A First for Sparky to Forget

A funny thing happened to Sparky Anderson in his bid to become the first manager to win All-Star games in both leagues. He became the first manager to lose All-Star games in both leagues.

Anderson was the National League manager in 1971, when the American League won, 6-4. It was the first AL win in nine games and stands as one of only two wins by the AL in the last 23 games.

Graig Nettles, after Tuesday night's game, said people shouldn't expect All-Star games to be exciting, but the fans in 1971 got more than they expected.

There were six home runs in the game, including a mammoth shot by Reggie Jackson off the right-field light tower in Tiger Stadium. Harmon Killebrew and Frank Robinson also homered for the AL, while Henry Aaron, Roberto Clemente and Johnny Bench connected for the NL.

In 1965, the last time they played in Minnesota, at Metropolitan Stadium, there were five home runs in the game, including a game-opening shot by Willie Mays, as the NL won, 6-5. Willie Stargell and Joe Torre also homered for the NL, while Killebrew and Dick McAuliffe connected for the AL.

Nettles should remember. A month earlier, he was signed to a contract by the home team, the Minnesota Twins.

Anyone notice that the first two National League pitchers and the last one Tuesday night had something in common? LaMarr Hoyt, Nolan Ryan and Goose Gossage all formerly pitched in the American League.

Add Gossage: Red Schoendienst never batted against the Goose, but he can testify he throws hard.

Schoendienst, whose 14th-inning homer won the 1950 All-Star game for the National League, was an NL coach in 1975, when Gossage was pitching for the AL.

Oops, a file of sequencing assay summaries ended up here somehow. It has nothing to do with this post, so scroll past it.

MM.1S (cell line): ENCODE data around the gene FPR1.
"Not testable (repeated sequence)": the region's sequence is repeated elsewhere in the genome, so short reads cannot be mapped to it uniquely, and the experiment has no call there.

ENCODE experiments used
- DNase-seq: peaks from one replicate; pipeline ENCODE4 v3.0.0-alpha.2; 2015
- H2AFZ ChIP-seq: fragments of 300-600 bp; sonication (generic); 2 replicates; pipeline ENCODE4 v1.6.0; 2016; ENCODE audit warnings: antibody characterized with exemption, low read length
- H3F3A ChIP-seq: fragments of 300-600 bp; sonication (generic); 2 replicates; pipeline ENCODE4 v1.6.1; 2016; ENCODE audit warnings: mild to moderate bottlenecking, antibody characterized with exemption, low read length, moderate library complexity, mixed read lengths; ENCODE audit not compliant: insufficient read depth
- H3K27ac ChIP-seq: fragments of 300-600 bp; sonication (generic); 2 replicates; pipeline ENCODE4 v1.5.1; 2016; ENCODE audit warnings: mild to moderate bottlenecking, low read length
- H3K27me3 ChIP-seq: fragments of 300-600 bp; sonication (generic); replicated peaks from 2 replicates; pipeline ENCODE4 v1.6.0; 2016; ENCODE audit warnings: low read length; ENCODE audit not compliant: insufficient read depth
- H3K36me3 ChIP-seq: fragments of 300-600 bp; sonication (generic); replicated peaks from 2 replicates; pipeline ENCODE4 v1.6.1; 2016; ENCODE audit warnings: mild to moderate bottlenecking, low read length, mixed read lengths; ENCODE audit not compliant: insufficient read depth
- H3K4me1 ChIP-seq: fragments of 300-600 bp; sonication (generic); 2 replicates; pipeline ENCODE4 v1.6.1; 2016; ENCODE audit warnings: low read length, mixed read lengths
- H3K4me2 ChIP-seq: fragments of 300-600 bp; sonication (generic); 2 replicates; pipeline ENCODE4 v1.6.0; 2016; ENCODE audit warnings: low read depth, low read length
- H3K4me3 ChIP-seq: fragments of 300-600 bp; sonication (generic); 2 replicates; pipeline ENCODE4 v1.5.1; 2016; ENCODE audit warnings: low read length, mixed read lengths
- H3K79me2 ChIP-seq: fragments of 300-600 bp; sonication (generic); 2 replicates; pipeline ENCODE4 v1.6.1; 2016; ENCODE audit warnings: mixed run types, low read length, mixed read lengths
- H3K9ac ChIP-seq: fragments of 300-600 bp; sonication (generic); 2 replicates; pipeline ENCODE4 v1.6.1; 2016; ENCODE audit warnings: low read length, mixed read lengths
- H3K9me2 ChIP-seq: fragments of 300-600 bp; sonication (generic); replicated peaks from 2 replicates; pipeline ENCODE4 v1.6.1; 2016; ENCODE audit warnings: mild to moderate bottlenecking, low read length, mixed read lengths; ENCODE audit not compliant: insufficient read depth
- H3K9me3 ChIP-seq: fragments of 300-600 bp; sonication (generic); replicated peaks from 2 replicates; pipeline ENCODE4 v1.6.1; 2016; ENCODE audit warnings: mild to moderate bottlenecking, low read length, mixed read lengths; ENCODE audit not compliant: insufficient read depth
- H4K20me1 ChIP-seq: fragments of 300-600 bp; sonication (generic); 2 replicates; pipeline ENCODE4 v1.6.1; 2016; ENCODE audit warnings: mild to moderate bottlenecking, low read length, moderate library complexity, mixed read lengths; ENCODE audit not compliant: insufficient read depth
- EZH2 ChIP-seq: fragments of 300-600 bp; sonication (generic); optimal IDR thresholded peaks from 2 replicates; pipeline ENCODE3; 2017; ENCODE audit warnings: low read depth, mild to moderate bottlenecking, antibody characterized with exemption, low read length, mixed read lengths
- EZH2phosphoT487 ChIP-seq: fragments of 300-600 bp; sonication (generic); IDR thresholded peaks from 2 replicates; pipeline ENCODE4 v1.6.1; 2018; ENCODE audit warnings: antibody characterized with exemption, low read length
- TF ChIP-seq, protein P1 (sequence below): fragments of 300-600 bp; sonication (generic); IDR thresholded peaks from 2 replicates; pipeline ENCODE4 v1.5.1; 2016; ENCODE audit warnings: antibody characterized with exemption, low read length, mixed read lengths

In the course of the NL's 6-3 win, Schoendienst was coaxing a runner into third when Gossage, backing up the play at home, fired toward third.

"Gossage hit me right in the butt," Schoendienst told The Sporting News. "I think he knocked me out of the coaching box."

If the players strike, will attendance fall off when they return? Don't bet on it.

In 1981, they held the All-Star game after the strike was settled. The crowd at Cleveland was 72,086, an All-Star record.

When five members of the San Diego Padres started Tuesday night, it was one short of the record. In 1939, the New York Yankees had six starters--Red Rolfe, Joe DiMaggio, Bill Dickey, George Selkirk, Joe Gordon and Red Ruffing.

Note: In 1957, Cincinnati fans stuffed the ballot box and elected all their regulars to starting positions except first baseman George Crowe. Commissioner Ford Frick stepped in and ordered that outfielders Gus Bell and Wally Post be dropped from consideration. Bell later was added to the team by Manager Walter Alston. In the game, Bell hit a pinch double to drive in a pair of runs, but the National League lost, 6-5.

Joaquin Andujar might not understand, but Tony Gwynn was thrilled to be aboard at the Metrodome.

After a workout, he told Thomas Boswell of the Washington Post: "My dad's not gonna believe this, but Sandy Koufax came over to me and said, 'Do you have an extra glove I could use?'

"I felt like saying, 'Are you kidding. I'll run down the street to a sporting goods store and buy you one if you want.' "


San Francisco Giants coach Rocky Bridges, on the team's lack of offense: "We've put up more zeroes than there were at Pearl Harbor."

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